Overlaying text on images is a versatile and effective way in which to spotlight captions, names, copyright watermarks, and such. You can also overlay text over dynamic images (advertisement banners, coupons, greeting cards, business cards) in e-commerce-oriented emails.
Nowadays, users can and often upload various media files to social networks, websites, and messaging apps. Most of those media are images and videos, with a significant number being audio files. Subsequently, to create a thumbnail to depict an image, a site or app would crop and then resize it to scale. To depict a video, they would convert, crop, and resize a single frame from it as a thumbnail.
One of the main optimization challenges for website and mobile developers is how to display sufficiently high quality images to their visitors while minimizing the image file size. A smaller image file size can lead to faster load times, reduced bandwidth costs and an improved user experience. The problem is that reducing the file size too much may lead to a lower image quality and could harm visitor satisfaction. Delivering an optimized image with just the right balance between size and quality can be quite tricky.
I'll start by giving it to you straight:
As part of the recent "auto–everything" launch, we introduced two new transformation parameters –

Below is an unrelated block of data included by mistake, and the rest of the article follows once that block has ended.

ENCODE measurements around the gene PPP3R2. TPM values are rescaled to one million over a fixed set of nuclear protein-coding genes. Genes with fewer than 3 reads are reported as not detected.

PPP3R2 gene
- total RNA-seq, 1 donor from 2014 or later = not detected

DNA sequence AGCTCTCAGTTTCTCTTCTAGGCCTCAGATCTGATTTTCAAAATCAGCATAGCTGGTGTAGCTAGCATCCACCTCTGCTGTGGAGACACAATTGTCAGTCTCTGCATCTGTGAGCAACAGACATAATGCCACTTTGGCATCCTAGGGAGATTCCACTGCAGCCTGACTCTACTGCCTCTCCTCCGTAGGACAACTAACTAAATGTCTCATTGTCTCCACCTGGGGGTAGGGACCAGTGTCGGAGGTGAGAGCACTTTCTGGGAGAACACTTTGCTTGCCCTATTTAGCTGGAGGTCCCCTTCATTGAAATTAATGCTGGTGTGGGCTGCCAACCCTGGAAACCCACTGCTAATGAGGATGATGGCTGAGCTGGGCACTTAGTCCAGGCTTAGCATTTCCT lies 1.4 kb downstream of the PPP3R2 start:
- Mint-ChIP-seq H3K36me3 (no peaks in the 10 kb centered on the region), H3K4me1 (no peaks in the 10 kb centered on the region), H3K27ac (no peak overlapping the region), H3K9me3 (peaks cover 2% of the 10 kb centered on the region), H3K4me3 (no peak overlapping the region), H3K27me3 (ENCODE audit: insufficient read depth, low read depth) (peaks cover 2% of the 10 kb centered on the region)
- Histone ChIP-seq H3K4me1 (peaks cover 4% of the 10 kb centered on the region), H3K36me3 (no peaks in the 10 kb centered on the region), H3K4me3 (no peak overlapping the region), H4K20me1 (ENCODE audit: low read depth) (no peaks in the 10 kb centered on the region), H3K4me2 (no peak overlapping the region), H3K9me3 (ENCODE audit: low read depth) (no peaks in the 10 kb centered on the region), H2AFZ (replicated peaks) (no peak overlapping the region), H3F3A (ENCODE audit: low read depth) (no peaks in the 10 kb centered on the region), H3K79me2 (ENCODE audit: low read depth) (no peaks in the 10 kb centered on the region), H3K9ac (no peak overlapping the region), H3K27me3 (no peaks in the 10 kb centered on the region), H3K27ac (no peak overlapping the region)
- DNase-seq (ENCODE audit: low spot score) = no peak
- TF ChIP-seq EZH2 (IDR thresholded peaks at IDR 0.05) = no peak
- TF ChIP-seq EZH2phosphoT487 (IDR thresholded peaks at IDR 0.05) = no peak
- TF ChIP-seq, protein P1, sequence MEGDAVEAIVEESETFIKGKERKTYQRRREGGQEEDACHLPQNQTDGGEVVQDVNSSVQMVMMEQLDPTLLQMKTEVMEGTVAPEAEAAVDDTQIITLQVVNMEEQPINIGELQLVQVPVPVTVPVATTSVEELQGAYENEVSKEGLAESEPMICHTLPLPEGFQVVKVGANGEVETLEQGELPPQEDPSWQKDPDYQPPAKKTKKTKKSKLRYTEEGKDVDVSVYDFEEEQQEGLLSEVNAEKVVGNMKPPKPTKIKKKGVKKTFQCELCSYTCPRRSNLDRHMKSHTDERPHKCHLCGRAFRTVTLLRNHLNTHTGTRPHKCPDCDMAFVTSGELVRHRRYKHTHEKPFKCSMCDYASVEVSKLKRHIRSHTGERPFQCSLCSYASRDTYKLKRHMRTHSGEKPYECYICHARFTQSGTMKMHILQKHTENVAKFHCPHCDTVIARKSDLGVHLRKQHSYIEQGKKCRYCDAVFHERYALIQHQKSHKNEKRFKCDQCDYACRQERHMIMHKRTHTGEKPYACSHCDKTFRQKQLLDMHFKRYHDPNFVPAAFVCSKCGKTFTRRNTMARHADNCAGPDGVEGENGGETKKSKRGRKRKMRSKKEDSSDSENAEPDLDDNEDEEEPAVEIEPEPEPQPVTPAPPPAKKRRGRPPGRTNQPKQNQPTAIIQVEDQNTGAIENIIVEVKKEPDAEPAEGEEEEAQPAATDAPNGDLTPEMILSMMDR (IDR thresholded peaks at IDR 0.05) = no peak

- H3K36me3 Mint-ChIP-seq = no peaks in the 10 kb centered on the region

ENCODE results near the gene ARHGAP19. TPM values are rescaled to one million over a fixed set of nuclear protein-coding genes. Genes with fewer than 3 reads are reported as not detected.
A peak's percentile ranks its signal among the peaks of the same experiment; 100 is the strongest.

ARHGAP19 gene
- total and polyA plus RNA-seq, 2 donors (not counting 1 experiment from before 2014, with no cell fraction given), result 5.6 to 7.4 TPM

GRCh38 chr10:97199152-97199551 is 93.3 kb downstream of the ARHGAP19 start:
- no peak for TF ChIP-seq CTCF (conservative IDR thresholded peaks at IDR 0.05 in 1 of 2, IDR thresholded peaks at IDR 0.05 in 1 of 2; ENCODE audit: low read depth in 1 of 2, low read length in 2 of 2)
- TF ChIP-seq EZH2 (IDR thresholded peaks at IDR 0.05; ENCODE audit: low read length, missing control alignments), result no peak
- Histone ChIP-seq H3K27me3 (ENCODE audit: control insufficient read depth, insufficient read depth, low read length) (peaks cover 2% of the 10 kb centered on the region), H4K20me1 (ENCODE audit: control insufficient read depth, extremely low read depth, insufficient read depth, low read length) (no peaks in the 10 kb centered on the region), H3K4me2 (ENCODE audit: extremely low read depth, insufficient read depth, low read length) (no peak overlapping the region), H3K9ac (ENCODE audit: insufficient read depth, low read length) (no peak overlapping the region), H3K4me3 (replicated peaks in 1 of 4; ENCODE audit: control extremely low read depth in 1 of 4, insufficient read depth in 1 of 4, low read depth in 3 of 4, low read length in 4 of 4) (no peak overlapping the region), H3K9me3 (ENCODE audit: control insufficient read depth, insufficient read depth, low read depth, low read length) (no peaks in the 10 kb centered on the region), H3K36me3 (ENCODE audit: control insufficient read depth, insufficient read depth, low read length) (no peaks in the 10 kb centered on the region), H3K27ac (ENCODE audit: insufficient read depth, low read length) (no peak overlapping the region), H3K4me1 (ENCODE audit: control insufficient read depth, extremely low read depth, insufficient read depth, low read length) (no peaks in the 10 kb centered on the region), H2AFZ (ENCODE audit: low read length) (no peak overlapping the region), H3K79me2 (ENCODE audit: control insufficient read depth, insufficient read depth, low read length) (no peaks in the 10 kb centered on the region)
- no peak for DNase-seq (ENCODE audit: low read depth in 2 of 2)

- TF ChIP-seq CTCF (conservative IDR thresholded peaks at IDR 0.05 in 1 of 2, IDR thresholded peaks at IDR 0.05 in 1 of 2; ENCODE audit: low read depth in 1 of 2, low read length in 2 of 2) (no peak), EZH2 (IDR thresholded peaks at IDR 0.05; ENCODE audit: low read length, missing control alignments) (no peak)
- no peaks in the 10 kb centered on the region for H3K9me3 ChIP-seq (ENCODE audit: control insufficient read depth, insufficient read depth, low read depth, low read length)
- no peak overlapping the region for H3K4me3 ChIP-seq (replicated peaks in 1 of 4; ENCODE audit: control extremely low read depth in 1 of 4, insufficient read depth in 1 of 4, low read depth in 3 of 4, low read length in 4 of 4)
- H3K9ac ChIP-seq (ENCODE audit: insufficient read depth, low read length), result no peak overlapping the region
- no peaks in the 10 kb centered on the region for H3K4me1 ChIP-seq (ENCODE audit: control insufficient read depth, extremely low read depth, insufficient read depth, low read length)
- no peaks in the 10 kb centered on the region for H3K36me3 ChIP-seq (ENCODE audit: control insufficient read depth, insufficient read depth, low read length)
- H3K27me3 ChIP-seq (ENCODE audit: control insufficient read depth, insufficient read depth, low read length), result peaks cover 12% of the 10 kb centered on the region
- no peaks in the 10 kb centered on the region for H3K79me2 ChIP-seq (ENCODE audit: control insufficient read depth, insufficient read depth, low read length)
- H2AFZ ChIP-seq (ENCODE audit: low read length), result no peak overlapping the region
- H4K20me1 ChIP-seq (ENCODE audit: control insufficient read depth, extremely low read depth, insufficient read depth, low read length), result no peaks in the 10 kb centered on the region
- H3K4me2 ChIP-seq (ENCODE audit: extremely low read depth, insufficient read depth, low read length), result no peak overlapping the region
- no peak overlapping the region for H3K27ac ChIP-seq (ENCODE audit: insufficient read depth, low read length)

w_auto, which pair the
Width Client Hints with Cloudinary’s existing image resizing and delivery infrastructure, in order to serve up simple, automatic responsive images.
One of the most important things to know about compressing image files is that a smaller file size comes at the cost of a lower image quality. How much lower, and whether low enough to make a difference visually, depends on the image. Compression can be very effective at reducing the size of the image, and besides lowering the costs of storage space and bandwidth, a reduced image size goes a long way to retaining your users’ attention with faster, smaller downloads.
The Rolling Stones claim, “You can’t always get what you want”.
And when your application needs to crop hundreds or thousands of images to specific sizes within a strictly defined UI design, that frustrating Rolling Stones phrase may be ringing in your ears.
But maybe it doesn’t have to.
Every image is unique and every one of your website visitors is different. In a perfect world, we'd like to adapt each image individually to be "just right" for every user. With "just right" being perfectly cropped, using responsive dimensions, correct encoding settings and optimal quality with the best image format.
As a developer, you want to allow your users to download multiple files in a single click. An easy way to download multiple files and share them is to generate a ZIP file. When images are involved, you may also want to normalize the original images before including them in the ZIP file, by scaling them down to the same maximum resolution or converting them to the same format.